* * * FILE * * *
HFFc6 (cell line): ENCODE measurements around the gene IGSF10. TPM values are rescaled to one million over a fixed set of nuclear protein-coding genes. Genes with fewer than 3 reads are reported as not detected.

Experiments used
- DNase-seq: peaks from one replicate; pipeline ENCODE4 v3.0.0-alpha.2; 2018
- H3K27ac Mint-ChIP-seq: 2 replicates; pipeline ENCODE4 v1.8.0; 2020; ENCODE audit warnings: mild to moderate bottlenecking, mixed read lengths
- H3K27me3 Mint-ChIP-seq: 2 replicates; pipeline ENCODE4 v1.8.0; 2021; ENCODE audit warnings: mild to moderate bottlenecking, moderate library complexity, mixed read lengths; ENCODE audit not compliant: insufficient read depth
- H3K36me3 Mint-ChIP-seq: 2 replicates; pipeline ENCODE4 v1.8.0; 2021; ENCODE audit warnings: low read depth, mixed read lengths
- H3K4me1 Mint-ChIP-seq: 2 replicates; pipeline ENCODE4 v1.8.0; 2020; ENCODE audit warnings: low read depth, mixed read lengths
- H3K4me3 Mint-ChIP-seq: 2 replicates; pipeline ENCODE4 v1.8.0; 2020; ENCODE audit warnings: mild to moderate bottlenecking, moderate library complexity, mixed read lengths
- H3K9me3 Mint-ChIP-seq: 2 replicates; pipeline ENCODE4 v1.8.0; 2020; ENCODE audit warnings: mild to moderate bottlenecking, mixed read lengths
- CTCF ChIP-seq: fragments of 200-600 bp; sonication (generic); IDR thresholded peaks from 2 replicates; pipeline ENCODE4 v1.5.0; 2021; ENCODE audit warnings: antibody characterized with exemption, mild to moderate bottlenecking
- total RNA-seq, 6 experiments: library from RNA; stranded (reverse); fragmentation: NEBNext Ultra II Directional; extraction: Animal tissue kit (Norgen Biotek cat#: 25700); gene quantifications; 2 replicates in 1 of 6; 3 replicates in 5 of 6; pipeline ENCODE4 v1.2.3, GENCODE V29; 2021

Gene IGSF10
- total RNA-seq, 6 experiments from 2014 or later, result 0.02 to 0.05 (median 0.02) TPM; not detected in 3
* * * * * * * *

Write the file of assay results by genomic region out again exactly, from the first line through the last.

HFFc6 (cell line): ENCODE measurements around the gene IGSF10. TPM values are rescaled to one million over a fixed set of nuclear protein-coding genes. Genes with fewer than 3 reads are reported as not detected.

Experiments used
- DNase-seq: peaks from one replicate; pipeline ENCODE4 v3.0.0-alpha.2; 2018
- H3K27ac Mint-ChIP-seq: 2 replicates; pipeline ENCODE4 v1.8.0; 2020; ENCODE audit warnings: mild to moderate bottlenecking, mixed read lengths
- H3K27me3 Mint-ChIP-seq: 2 replicates; pipeline ENCODE4 v1.8.0; 2021; ENCODE audit warnings: mild to moderate bottlenecking, moderate library complexity, mixed read lengths; ENCODE audit not compliant: insufficient read depth
- H3K36me3 Mint-ChIP-seq: 2 replicates; pipeline ENCODE4 v1.8.0; 2021; ENCODE audit warnings: low read depth, mixed read lengths
- H3K4me1 Mint-ChIP-seq: 2 replicates; pipeline ENCODE4 v1.8.0; 2020; ENCODE audit warnings: low read depth, mixed read lengths
- H3K4me3 Mint-ChIP-seq: 2 replicates; pipeline ENCODE4 v1.8.0; 2020; ENCODE audit warnings: mild to moderate bottlenecking, moderate library complexity, mixed read lengths
- H3K9me3 Mint-ChIP-seq: 2 replicates; pipeline ENCODE4 v1.8.0; 2020; ENCODE audit warnings: mild to moderate bottlenecking, mixed read lengths
- CTCF ChIP-seq: fragments of 200-600 bp; sonication (generic); IDR thresholded peaks from 2 replicates; pipeline ENCODE4 v1.5.0; 2021; ENCODE audit warnings: antibody characterized with exemption, mild to moderate bottlenecking
- total RNA-seq, 6 experiments: library from RNA; stranded (reverse); fragmentation: NEBNext Ultra II Directional; extraction: Animal tissue kit (Norgen Biotek cat#: 25700); gene quantifications; 2 replicates in 1 of 6; 3 replicates in 5 of 6; pipeline ENCODE4 v1.2.3, GENCODE V29; 2021

Gene IGSF10
- total RNA-seq, 6 experiments from 2014 or later, result 0.02 to 0.05 (median 0.02) TPM; not detected in 3